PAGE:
I’m not exactly sure how I’ve gotten into this, but lately I have gotten interested in fermented foods. Fermented food includes things like sauerkraut, pickles, kimchi, kefer, and yogurt. Things get even weirder from there. Did you know it is possible to ferment tea?
You put this disgusting looking leathery thing into sweet tea, leave it for a week, and then drink. It’s called kombucha and claims to cure what ails you. I’ve tried it from the store — it has a sort of natural fizz. The thought of making it is a little frightening. (This didn’t stop me from trying it, though. Mine came out tasting fine at first, then quickly turned to vinegar. i.e. It needs work!)
Fermented foods that have not been canned, pasteurized, or cooked are filled with lots of good probiotics, enzymes, and healthy bacteria that help establish and maintain good gut flora & fauna. (OK, it’s just flora, but I like saying flora & fauna.) Gut flora gets messed up by the crappy food we eat, too much sugar, antibiotics, stress, and chemotherapy. This leads to an unhappy gut. I’ve heard claims that as much as 70% of our immune function resides in the gut. An unhappy gut can result in symptoms such as gas, constipation or diarrhea, food sensitivities, allergies, etc. Since I have watched my allergies go from something I barely noticed to thinking I’ve caught the worst cold of my life, doing something that promises to boost my immune function seemed like a good idea.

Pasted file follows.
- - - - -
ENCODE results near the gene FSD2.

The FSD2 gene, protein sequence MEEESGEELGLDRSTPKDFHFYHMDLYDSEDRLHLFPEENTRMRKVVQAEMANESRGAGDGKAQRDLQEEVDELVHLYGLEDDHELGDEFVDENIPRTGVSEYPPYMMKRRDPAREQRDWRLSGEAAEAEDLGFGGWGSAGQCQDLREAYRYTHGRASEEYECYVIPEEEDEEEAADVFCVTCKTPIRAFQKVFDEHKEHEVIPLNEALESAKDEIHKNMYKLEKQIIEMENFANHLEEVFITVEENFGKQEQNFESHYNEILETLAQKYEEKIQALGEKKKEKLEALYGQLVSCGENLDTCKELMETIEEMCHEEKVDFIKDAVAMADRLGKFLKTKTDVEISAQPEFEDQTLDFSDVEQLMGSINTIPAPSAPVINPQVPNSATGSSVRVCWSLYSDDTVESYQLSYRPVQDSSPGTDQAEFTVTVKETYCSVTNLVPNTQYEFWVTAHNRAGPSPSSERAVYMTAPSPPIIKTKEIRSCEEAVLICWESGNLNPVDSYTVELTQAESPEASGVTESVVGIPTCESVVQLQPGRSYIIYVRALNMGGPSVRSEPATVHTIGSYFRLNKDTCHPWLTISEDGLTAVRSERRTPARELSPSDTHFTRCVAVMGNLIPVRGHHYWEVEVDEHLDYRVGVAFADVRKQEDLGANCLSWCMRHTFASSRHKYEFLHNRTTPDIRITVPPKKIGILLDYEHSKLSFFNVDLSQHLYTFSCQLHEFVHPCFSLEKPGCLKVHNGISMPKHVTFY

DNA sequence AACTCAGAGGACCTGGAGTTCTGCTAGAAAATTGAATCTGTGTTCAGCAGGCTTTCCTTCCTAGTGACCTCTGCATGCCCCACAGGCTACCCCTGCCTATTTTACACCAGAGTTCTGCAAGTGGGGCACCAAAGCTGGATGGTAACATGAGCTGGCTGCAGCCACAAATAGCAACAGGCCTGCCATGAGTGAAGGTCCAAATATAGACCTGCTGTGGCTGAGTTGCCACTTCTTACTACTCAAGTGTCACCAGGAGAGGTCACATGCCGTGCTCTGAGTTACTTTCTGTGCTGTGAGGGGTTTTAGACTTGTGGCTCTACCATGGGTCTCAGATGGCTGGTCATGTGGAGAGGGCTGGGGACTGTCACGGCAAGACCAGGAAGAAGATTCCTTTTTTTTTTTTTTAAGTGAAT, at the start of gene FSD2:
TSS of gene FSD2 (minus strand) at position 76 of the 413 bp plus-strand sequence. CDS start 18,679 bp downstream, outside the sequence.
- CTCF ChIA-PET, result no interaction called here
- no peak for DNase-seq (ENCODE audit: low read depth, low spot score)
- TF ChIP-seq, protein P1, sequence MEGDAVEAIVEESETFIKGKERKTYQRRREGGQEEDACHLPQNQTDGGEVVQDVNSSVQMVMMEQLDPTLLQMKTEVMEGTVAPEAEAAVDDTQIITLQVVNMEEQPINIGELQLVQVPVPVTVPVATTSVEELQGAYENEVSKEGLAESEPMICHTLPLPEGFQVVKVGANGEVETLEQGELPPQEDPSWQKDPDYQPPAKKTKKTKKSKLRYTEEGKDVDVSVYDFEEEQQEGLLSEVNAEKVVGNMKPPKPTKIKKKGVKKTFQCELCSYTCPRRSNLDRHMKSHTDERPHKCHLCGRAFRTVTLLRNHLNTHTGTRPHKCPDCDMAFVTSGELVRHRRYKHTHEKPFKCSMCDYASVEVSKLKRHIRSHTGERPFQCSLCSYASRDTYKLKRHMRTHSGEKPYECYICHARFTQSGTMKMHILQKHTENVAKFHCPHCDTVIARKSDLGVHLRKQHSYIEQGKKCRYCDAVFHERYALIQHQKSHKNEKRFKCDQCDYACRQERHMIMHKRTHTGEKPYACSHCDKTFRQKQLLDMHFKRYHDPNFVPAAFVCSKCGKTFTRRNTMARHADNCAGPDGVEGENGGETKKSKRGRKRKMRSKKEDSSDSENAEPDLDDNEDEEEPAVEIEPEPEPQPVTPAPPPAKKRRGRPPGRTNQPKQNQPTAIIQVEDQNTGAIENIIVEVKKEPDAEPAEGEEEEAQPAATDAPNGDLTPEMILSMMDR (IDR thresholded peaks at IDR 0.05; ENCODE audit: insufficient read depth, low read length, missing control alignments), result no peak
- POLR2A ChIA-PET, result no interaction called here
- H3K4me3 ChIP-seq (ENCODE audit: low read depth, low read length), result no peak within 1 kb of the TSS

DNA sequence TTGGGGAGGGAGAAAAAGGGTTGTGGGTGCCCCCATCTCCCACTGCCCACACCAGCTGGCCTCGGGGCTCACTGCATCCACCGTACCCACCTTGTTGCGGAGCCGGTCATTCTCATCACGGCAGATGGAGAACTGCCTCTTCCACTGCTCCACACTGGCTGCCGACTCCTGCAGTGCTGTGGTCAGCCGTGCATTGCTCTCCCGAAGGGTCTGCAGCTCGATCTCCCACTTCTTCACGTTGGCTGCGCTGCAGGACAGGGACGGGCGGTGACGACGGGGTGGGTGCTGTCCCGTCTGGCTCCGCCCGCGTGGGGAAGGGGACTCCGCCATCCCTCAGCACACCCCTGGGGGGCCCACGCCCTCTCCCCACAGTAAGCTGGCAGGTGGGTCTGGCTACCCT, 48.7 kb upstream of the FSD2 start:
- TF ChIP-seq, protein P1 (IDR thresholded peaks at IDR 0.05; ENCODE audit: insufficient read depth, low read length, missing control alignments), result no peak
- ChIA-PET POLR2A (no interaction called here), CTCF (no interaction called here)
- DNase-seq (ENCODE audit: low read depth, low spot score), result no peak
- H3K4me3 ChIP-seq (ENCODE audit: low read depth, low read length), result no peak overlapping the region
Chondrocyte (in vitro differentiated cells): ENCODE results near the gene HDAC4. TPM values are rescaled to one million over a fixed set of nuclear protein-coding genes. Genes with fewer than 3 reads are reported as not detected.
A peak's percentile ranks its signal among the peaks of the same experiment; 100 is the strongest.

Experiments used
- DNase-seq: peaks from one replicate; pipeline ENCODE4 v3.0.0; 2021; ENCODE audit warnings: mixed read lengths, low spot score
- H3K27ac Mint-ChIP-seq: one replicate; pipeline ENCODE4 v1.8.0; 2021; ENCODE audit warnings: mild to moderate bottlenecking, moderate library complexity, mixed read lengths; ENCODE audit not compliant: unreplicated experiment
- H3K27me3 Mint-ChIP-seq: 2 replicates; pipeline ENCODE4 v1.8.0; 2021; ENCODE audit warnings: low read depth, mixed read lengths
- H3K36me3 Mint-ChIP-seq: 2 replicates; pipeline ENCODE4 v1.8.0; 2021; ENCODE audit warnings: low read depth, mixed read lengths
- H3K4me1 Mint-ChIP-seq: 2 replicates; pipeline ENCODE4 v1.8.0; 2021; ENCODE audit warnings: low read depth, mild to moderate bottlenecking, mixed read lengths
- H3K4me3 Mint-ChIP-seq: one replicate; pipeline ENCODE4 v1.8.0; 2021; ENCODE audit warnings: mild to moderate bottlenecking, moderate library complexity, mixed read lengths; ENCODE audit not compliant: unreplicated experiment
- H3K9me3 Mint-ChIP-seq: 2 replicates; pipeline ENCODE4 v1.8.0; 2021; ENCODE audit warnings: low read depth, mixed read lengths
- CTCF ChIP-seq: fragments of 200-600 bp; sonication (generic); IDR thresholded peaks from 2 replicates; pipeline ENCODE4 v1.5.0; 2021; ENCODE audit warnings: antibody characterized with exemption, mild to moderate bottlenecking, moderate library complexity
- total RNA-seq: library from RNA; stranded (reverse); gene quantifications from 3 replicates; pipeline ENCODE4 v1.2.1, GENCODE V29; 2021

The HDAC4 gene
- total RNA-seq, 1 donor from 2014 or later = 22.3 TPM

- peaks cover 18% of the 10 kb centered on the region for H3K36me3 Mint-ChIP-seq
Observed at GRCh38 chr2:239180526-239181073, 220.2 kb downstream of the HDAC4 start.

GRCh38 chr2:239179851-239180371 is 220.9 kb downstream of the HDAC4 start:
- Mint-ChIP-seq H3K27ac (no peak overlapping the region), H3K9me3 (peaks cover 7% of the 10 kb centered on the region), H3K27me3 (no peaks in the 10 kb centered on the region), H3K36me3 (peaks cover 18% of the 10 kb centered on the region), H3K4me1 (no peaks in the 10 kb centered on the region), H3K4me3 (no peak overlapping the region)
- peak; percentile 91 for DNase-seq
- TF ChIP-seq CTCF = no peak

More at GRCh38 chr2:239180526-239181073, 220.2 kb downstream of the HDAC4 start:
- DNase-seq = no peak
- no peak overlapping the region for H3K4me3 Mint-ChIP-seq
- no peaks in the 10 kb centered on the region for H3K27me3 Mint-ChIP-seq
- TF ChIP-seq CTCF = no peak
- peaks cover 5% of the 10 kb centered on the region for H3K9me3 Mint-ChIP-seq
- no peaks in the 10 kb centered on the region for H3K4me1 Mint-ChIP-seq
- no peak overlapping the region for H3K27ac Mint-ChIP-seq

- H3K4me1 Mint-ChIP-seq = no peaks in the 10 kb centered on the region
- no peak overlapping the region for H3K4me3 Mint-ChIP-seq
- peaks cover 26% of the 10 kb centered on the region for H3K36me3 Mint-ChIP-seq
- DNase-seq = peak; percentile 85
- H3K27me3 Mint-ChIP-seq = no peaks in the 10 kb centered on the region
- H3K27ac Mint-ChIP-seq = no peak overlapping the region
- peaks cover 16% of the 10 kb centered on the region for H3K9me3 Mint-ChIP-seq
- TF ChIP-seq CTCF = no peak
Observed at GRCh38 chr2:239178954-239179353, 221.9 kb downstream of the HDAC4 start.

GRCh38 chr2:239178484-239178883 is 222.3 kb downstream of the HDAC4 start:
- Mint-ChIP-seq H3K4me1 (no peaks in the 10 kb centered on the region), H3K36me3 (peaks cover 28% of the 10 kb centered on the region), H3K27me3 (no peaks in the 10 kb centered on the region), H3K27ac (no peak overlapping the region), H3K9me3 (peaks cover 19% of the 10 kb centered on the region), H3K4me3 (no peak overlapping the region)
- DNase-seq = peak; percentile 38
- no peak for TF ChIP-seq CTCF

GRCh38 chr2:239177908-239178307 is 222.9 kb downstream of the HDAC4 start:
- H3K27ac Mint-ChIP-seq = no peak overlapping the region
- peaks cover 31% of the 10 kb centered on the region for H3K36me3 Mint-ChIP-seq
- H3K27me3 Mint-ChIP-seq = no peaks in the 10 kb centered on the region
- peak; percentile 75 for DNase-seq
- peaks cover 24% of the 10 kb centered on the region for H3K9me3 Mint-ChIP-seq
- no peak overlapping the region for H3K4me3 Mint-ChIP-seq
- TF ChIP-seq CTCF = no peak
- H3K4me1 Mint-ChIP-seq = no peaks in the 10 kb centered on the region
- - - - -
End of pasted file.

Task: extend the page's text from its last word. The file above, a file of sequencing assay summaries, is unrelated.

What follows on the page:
So far, I have experimented with making pickles, sauerkraut, and curtido, a South American sauerkraut with cabbage, onion, carrot and oregano that is quite tasty, and have taken to drinking kefer (it’s a sort of liquid yogurt), have some occasional miso, and made a beautiful pie out of Greek vanilla yogurt, peanut butter, chocolate sauce and Reese’s cups in a graham cracker crust. It’s tasty. Steve thinks of it as breakfast pie.
One of the interesting claims is that fermented foods and all those good probiotics help clear “brain fog.” I don’t know about you, but any time I even think things like “I’ll remember this later,” I just start laughing and reply with “Yea, right.” I do know that the gut is called the second brain because all the neurotransmitters present in the brain are also present in the gut (I wonder if that’s why I “think” I’m hungry so much???). So, if fermented foods make my gut happier, it seems reasonable that my brain might benefit as well.
At any rate, it’s been a fun little experiment!